Huckleberry Finn is the main character in Mark Twain’s The Adventure of Huckleberry Finn. He is a thirteen year old boy, dressed nicely when he is forced to, and dressed in whatever he can scrounge together when not. He is motherless and son to a drunk, and ran free for some time, doing what he pleased. However, he is taken in by a widow to be “sivilized”. He receives the beginnings of a formal education under the widow’s care, although he does not completely warm up to the idea of living a structured life like hers. In his words, “at first I hated the school, but by and by I got so I could stand it” (Twain 14).

Huck is not the type of child to live the same way every day. He seeks adventure and new experiences all the time, motivated by his curious nature, which often lands him in sticky situations. However, he is clever and resourceful, able to get himself out of situations as easily as he got into them. As troublesome as he can sometimes be, he is really a good and moral child. His thinking is influenced by society, but as The Adventures of Huckleberry Finn progresses, Huck begins to act on what he really thinks as opposed to what society says he should do. I admire this about Huck; he has a good moral compass.

Huck is an integral part of the story. He has an impact on all those around him, from Jim to all the people they meet along the way, like the Wilks family and Aunt Sally. To most, he has a positive impact. He is a companion to Jim, and Jim considers him a close friend, a best friend in fact: “Jim won’t ever forgit you, Huck; you’s de bes’ fren’ Jim’s ever had; en you’s de only fren’ ole Jim’s got now.” (page 83). Huck helps people, such as the Wilks, by warning them of lies. He brings laughter and happiness to people such as Aunt Sally, even if he is a bit mischievous at times. Huck is a good child and a great protagonist, showing readers the extend of possibility for character development.

CC BY-SA 4.0 Huck Finn Discussion Topics by Minnie is licensed under a Creative Commons Attribution-ShareAlike 4.0 International License.

2 Comments
  1. Joseph 7 months ago

    Hey Minnie. I thought it was really nice that we wrote about the same topic, so we could see the points that we agreed about. Your essay contained many points that were also included in my response. Your essay hit the point about his personality of being clever and seeking adventures. I think that Huck’s adventures are different from Tom, who serves as a foil. In your opinion, how does Tom’s type of adventure differ from Huck’s? Does Tom serve as a perfect foil to Huck?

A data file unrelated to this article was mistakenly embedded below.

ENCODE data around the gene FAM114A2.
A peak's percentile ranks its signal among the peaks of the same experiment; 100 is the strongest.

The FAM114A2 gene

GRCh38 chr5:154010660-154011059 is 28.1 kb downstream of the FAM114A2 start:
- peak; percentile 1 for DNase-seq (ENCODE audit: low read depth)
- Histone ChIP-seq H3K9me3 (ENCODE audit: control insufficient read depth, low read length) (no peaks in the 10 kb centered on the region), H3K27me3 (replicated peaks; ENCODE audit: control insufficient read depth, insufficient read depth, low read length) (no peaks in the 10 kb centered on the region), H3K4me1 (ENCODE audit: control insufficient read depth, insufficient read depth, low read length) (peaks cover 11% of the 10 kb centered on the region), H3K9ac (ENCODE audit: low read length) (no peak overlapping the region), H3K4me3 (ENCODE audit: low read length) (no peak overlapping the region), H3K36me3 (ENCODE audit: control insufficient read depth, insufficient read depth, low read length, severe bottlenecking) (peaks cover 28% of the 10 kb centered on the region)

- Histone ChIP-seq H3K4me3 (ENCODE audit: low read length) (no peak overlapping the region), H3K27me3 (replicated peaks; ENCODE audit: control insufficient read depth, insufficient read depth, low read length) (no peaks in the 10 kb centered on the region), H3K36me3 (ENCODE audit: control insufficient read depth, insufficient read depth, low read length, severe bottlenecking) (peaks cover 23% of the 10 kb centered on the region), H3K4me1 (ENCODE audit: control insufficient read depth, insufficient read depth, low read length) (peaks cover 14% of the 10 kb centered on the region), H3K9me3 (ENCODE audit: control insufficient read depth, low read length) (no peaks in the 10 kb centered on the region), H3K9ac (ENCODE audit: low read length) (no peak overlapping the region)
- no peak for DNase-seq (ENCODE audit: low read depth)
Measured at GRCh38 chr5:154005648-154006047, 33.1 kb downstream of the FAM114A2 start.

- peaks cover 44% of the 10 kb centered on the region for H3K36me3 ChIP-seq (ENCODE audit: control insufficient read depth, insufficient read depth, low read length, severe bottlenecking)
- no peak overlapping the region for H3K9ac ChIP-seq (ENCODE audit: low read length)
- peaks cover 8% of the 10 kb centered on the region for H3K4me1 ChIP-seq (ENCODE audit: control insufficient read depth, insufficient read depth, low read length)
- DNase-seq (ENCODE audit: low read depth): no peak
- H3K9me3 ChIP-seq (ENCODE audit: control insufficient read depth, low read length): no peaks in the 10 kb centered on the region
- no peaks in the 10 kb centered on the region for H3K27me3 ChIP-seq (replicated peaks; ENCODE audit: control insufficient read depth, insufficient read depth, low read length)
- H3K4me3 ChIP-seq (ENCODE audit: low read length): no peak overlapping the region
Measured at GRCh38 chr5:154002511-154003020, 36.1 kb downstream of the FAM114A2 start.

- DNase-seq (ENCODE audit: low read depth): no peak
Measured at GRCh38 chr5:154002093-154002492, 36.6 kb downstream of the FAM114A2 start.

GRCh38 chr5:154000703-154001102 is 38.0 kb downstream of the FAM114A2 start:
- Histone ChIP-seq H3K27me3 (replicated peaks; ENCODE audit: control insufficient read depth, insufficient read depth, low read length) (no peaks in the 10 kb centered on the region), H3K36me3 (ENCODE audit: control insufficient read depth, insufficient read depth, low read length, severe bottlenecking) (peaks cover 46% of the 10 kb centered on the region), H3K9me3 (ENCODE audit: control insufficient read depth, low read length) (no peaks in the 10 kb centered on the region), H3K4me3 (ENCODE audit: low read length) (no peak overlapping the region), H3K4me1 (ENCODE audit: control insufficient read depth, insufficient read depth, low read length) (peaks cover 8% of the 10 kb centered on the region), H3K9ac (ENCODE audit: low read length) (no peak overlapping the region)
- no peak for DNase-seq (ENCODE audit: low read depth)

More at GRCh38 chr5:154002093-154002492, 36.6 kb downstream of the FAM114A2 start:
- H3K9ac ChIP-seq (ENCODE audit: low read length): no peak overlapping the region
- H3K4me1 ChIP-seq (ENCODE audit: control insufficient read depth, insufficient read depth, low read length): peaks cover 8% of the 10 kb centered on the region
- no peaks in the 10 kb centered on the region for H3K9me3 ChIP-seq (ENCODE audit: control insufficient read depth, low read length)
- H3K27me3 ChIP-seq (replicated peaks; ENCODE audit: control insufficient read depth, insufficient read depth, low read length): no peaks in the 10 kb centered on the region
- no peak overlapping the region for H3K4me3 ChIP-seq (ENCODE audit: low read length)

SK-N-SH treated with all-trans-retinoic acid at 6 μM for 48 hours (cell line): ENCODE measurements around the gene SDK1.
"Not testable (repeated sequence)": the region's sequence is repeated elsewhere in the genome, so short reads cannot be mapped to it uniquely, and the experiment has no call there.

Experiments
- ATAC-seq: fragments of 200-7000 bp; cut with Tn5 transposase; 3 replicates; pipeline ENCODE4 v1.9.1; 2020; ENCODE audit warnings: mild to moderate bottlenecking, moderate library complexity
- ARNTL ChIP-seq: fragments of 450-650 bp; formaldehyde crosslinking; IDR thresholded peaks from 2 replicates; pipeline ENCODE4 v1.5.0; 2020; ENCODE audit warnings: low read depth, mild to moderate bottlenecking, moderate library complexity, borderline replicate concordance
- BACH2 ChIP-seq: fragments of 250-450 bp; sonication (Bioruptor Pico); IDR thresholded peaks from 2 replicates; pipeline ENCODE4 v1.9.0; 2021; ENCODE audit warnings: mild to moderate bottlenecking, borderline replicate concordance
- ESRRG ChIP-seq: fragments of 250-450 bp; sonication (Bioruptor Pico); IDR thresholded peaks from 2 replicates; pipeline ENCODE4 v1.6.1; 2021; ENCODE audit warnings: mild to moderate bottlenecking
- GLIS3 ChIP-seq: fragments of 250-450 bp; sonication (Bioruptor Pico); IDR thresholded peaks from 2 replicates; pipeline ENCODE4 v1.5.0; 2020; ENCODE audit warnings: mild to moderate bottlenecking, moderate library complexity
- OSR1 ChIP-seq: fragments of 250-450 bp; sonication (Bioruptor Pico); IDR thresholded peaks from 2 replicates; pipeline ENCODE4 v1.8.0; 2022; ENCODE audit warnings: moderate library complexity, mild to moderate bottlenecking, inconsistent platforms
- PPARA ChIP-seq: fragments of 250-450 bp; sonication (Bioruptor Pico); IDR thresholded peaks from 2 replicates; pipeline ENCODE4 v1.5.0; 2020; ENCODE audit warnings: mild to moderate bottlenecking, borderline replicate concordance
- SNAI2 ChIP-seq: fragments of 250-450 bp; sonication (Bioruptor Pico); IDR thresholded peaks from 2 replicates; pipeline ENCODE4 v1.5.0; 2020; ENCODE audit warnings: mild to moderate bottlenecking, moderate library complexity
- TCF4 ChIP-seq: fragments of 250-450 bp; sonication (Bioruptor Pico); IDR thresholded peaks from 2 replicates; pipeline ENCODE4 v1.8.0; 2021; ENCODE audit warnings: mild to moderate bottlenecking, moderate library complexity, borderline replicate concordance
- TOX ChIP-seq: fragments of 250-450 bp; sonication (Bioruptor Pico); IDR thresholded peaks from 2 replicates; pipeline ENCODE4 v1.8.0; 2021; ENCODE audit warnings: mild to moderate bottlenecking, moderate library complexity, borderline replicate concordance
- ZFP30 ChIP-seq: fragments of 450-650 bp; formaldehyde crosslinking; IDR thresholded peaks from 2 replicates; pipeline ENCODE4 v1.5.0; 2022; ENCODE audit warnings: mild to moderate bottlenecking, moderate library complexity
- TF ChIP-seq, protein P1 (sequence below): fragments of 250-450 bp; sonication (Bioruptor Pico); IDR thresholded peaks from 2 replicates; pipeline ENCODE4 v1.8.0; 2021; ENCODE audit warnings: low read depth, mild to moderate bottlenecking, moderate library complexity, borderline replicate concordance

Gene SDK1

If Twain was to read your post today, do you think that he would agree to your diction? If I was Twain, I would have loved your diction in describing Huck; they were so precise like “troublesome,” “clever,” “moral,” “resourceful,” and the phrase “has a good moral compass.” It seems as though your essay was spot on with word choice whether it was describing Huck or using warrants.
    I agree with you about Huck being a positive impact to people around him. In the beginning of the book, I felt like he wasn’t that good of an influence, like doing the hat trick with Tom on Jim. How about you? But later on, he does make a positive impact as he matures, like trying to save Jim from slavery, and your perfect example of helping the Wilks.
    I really enjoyed reading your paper, Minnie! Keep up the good work!

  2. Mary 7 months ago

    Huck is most definitely a good person with the right type of morals. There’s growth in his character as the story moves on and he undergoes many incidences and events that help add depth to Huck. Although, if you think Huck has changed throughout the story, why would Mark Twain say that there is no plot or moral to the book? If there’s obvious progression in Huck’s character with helping a slave become free in racist communities, there would have to be good intentions to the character who decides they would go to hell for helping someone of a different race. Even Tom Sawyer argues that Jim should be free to walk the earth, and this is coming from a boy who would only follow the rules and be more likely to conform to society. The characters who make this a moralistic story are the kids because they have a innocent and different mindset that allows for growth and improvement to be made.

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